Listening to popular music for any length of time conditions you to have certain expectations regarding what it sounds like. This really shouldn’t come as much of a surprise as we’ve been hearing basic variations on the same theme now since the 1950s. Every so often a new flavour is added to the mix, but the formulae of under four minutes and don’t really challenge the listeners musically or lyrically is adhered to almost religiously. Originality is actually seen as drawback, making it difficult for any work deviating from the norm to gain acceptance. All of which makes the path being taken by Heyward Howkins, as displayed on his first CD The Hale & Hearty (due June 26, 2012), seem all the more brave and difficult.
For this is not a collection of conventional pop songs by any stretch of the imagination. In fact there isn’t anything others are currently doing for the listener to use as a reference for comparison. The only two singers who come close to being in a similar area would be Antony of Antony and The Johnsons and Rufus Wainwright. But that’s only because those two, like Howkins, are not doing what everyone else is doing and have the same sort of sensibility when it comes to their approach. Their music doesn’t sound much like his, but all three bring a kind of emotional impressionism to their work, unlike most people’s much more literal approach.
You won’t find any neat little packages coming in at three minutes and twenty-five seconds about boy meets girl who then gets heart broken. Instead you’ll find him painting with a more subtle brush. Through a combination of music, lyrics and arrangements, his songs aren’t limited to one emotion.They manage to convey the myriad of feelings involved with a particular aspect of life. The lyrics themselves may not actually tell a story, but like poetry they convey the emotional message of the song through inference and suggestion. The music, and by extension a song’s arrangement, serve to accent and compliment what the lyrics have created. A single song will travel from the austerity of a single acoustic guitar acting as accompaniment to a crescendo of strings, horns and vocal harmonies, then ebbing and flowing between the two over its course like a relentless tide.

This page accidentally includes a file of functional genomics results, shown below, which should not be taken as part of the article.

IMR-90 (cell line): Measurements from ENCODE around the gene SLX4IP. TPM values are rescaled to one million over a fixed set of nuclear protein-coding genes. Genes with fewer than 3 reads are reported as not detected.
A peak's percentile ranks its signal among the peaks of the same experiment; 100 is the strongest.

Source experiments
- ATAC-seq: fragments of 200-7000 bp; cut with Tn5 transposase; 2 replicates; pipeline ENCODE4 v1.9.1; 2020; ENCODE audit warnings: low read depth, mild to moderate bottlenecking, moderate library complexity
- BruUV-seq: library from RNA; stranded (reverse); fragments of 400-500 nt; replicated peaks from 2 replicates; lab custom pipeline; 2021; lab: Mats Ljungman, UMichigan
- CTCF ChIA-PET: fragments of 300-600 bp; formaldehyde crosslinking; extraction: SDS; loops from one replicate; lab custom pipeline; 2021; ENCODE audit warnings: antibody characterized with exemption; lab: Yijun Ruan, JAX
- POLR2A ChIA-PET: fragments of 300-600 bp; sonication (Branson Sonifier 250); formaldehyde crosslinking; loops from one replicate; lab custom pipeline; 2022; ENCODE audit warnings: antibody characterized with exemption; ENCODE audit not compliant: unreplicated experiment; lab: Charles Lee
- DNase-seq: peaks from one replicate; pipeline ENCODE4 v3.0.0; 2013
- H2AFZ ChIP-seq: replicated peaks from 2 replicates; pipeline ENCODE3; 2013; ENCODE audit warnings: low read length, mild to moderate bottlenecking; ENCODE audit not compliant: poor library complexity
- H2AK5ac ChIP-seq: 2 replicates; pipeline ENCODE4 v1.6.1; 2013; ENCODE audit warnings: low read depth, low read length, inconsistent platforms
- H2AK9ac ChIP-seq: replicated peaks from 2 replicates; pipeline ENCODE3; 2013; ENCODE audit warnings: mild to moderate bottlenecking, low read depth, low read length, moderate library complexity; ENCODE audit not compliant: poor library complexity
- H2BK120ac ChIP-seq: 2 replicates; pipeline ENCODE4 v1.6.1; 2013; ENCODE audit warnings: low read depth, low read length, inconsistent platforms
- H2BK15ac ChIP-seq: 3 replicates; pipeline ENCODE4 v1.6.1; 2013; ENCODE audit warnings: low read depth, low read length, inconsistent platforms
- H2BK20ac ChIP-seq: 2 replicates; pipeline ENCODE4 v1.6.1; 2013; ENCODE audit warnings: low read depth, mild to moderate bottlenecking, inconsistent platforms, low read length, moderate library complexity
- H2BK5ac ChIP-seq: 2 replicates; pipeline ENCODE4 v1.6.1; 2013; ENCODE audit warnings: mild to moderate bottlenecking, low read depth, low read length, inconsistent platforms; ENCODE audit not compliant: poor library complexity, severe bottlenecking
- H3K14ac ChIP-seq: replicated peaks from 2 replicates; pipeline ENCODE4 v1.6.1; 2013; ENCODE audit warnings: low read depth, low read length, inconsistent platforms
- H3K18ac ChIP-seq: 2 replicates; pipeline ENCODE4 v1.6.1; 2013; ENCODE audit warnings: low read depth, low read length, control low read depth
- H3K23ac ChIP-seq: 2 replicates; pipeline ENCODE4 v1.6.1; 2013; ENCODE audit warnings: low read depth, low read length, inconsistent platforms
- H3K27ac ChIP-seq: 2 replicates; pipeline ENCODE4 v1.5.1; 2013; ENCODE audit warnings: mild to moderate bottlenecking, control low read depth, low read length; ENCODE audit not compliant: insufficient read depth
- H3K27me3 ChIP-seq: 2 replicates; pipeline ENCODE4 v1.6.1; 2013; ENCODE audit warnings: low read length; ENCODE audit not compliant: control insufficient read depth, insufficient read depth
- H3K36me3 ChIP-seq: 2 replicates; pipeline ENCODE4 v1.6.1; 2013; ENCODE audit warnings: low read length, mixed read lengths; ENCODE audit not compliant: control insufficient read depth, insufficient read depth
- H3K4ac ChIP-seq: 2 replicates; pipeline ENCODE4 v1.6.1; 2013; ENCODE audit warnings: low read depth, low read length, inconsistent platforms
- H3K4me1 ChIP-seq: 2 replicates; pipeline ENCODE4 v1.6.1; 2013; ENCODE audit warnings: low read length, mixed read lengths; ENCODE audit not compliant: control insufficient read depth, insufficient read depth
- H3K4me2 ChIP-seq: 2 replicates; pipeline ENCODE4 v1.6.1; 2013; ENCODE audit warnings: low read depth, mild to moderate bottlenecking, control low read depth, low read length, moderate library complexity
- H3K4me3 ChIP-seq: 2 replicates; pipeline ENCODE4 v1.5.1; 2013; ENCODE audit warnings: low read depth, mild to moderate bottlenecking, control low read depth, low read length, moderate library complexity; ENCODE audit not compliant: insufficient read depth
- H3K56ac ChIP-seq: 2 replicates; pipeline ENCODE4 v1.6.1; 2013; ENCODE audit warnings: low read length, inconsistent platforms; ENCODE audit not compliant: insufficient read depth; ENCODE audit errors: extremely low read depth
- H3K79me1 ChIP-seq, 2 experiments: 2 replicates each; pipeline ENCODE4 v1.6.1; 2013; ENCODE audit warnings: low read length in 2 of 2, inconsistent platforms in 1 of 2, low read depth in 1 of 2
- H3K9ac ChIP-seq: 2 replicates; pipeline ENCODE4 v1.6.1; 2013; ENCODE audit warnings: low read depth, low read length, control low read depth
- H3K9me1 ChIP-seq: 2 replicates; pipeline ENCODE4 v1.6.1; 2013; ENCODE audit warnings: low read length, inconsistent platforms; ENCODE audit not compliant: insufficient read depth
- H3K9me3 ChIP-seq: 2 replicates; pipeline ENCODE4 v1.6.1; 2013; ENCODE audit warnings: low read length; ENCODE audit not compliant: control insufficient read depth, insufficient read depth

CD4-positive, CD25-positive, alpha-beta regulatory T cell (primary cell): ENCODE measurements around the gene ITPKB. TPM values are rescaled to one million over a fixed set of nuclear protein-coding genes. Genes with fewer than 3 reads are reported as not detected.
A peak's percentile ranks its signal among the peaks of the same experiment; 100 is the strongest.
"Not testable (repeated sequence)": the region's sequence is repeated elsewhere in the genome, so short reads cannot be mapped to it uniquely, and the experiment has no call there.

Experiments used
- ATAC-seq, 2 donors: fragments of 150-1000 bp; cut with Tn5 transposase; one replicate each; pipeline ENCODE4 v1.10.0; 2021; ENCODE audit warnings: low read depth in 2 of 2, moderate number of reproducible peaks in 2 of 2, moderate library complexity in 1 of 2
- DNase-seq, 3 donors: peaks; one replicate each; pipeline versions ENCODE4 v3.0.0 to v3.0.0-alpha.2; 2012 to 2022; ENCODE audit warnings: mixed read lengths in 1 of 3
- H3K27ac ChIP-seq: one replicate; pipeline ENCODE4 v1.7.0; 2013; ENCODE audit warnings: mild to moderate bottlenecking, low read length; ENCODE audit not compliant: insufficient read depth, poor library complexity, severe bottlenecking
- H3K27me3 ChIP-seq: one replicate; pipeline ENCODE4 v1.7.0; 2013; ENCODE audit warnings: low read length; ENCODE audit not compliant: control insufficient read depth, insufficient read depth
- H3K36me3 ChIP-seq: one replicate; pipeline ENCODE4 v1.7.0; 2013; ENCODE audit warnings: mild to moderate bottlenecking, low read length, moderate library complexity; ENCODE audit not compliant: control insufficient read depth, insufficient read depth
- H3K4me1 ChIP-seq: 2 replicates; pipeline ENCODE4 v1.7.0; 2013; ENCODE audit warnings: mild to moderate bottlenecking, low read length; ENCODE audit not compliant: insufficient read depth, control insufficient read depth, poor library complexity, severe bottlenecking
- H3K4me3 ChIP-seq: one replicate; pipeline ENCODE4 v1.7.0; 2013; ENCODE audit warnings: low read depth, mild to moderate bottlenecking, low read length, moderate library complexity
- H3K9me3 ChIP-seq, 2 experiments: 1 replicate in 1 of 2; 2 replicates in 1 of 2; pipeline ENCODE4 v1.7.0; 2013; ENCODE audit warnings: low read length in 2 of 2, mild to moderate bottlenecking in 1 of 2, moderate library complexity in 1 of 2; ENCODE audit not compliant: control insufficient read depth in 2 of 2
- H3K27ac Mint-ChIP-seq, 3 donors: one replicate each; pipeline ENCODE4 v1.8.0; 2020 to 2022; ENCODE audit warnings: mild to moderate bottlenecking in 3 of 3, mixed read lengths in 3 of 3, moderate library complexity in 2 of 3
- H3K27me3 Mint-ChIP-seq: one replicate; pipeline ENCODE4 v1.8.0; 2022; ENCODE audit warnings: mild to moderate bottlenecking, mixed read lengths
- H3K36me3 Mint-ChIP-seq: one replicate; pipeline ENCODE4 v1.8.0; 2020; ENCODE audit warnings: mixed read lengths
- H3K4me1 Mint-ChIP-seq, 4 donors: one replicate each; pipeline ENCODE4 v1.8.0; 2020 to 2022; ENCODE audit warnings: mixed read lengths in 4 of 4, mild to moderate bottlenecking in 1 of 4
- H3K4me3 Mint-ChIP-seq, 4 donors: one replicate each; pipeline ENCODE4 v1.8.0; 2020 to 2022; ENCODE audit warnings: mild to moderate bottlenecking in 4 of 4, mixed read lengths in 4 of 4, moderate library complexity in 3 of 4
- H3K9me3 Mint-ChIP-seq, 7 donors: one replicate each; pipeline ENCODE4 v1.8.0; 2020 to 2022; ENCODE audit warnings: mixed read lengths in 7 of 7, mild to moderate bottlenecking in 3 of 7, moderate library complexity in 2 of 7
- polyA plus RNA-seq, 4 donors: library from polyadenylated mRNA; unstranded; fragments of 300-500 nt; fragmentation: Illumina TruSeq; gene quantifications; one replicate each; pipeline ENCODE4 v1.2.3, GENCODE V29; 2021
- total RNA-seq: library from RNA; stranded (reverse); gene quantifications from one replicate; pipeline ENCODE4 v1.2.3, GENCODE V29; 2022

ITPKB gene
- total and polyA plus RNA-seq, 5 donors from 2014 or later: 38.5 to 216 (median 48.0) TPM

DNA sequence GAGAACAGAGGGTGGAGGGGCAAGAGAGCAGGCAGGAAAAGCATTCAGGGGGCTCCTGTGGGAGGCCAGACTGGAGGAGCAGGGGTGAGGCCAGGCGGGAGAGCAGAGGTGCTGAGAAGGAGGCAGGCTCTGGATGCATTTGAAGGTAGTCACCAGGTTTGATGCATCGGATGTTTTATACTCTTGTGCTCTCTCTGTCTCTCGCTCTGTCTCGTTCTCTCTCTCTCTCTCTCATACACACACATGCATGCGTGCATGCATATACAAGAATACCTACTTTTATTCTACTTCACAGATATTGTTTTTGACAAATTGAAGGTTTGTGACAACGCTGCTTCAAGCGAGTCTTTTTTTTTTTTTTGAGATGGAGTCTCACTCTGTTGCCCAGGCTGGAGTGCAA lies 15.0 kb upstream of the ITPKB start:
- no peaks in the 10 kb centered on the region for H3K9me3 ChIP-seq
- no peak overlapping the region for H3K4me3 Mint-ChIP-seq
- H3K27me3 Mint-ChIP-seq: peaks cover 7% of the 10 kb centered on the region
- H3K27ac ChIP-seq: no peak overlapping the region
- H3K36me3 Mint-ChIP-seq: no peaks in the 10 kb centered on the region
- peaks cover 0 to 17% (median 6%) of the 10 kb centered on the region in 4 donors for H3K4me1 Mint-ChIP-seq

In general I look upon the use of orchestration in pop music in much the same way as poison ivy, in that it’s best avoided if you don’t want to break out in hives. However, once in a great while someone is able to use the instruments in question without descending to the level of cliché. The arrangements that Howkins and producer/co-arranger Chet Delcampo (who also plays mellotron, keys, guitar, bass and drums on the disc) have created never stoop to the obvious. You’re not going to find any “swelling strings” on this disc or anything anybody would think of describing as lush. What you do find is a careful architecture where each instrument has been placed in the exact right place, playing the exact right tone, so they all fit perfectly together in the building of each song. Their incorporation into a song’s overall structure is so seamless, you barely even notice them as individual entities.
Howkins vocals are as individual as the rest of the recording. While there is a slightly ethereal quality to his tenor voice, it’s not without body or texture. One thing you’ll notice is that unlike quite a number of male singers who use the upper ranges of the register, he is not a one-note vocalist. While he hardly ever strays into the lower areas of the scale he finds a way to modulate his tone so his voice changes to suit the emotional requirements of a song. There’s nothing so annoying as hearing a vocalist sound exactly the same as when he’s singing about supposedly opposing emotions. Howkins’ is able to use his voice to complete the picture that the music had begun to draw.